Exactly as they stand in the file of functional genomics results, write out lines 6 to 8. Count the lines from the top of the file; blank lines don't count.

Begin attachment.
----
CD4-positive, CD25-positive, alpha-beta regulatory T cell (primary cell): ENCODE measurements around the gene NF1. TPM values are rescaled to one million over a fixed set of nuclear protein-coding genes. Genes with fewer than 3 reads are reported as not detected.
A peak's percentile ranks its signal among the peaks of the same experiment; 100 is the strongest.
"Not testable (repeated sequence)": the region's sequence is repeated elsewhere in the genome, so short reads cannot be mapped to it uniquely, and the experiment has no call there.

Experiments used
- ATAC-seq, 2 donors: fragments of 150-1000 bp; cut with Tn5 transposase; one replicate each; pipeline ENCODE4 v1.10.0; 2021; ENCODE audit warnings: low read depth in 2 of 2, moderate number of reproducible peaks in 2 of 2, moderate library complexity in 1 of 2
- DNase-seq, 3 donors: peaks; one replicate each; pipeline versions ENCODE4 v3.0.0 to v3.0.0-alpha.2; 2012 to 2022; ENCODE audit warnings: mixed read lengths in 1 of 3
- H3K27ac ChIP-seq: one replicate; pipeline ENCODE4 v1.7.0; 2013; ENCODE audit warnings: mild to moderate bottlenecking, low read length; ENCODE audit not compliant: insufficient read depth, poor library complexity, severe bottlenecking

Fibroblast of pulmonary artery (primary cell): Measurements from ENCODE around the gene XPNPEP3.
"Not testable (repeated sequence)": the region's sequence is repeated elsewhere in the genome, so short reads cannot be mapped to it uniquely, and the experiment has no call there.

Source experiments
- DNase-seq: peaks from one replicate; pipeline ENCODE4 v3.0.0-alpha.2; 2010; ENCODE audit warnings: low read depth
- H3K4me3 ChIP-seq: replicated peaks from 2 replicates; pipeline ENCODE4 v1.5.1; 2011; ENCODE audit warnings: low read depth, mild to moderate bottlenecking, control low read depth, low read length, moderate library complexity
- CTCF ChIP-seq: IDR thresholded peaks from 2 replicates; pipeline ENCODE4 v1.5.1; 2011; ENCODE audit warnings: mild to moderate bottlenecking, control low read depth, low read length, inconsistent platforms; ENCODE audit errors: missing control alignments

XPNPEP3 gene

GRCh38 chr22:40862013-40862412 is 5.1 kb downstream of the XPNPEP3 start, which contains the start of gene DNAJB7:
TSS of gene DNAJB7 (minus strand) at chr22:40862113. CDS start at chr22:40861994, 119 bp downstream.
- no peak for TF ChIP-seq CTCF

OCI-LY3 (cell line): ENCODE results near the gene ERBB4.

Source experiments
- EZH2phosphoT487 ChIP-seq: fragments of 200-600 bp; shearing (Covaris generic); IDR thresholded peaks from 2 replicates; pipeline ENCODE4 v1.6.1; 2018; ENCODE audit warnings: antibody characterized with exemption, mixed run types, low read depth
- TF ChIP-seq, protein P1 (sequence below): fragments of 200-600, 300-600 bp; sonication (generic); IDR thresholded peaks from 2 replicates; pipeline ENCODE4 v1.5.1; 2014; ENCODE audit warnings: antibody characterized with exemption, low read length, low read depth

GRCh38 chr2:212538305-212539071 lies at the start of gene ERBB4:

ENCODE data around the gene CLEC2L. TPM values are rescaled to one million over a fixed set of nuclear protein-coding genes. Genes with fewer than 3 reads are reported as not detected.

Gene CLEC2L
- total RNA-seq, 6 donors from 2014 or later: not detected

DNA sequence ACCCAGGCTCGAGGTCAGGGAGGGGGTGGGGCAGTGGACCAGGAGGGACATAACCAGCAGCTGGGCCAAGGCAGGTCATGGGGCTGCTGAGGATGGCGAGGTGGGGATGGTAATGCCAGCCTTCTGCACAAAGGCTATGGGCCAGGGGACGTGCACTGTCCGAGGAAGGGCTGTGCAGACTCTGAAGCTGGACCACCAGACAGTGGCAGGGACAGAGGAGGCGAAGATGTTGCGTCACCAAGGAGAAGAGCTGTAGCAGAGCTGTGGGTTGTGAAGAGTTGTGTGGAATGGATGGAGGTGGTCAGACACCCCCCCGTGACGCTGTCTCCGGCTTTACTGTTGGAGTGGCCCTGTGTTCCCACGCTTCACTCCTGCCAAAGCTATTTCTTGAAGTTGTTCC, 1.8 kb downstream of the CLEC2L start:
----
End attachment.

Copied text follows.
- DNase-seq, 3 donors: peaks; one replicate each; pipeline versions ENCODE4 v3.0.0 to v3.0.0-alpha.2; 2012 to 2022; ENCODE audit warnings: mixed read lengths in 1 of 3
- H3K27ac ChIP-seq: one replicate; pipeline ENCODE4 v1.7.0; 2013; ENCODE audit warnings: mild to moderate bottlenecking, low read length; ENCODE audit not compliant: insufficient read depth, poor library complexity, severe bottlenecking

Fibroblast of pulmonary artery (primary cell): Measurements from ENCODE around the gene XPNPEP3.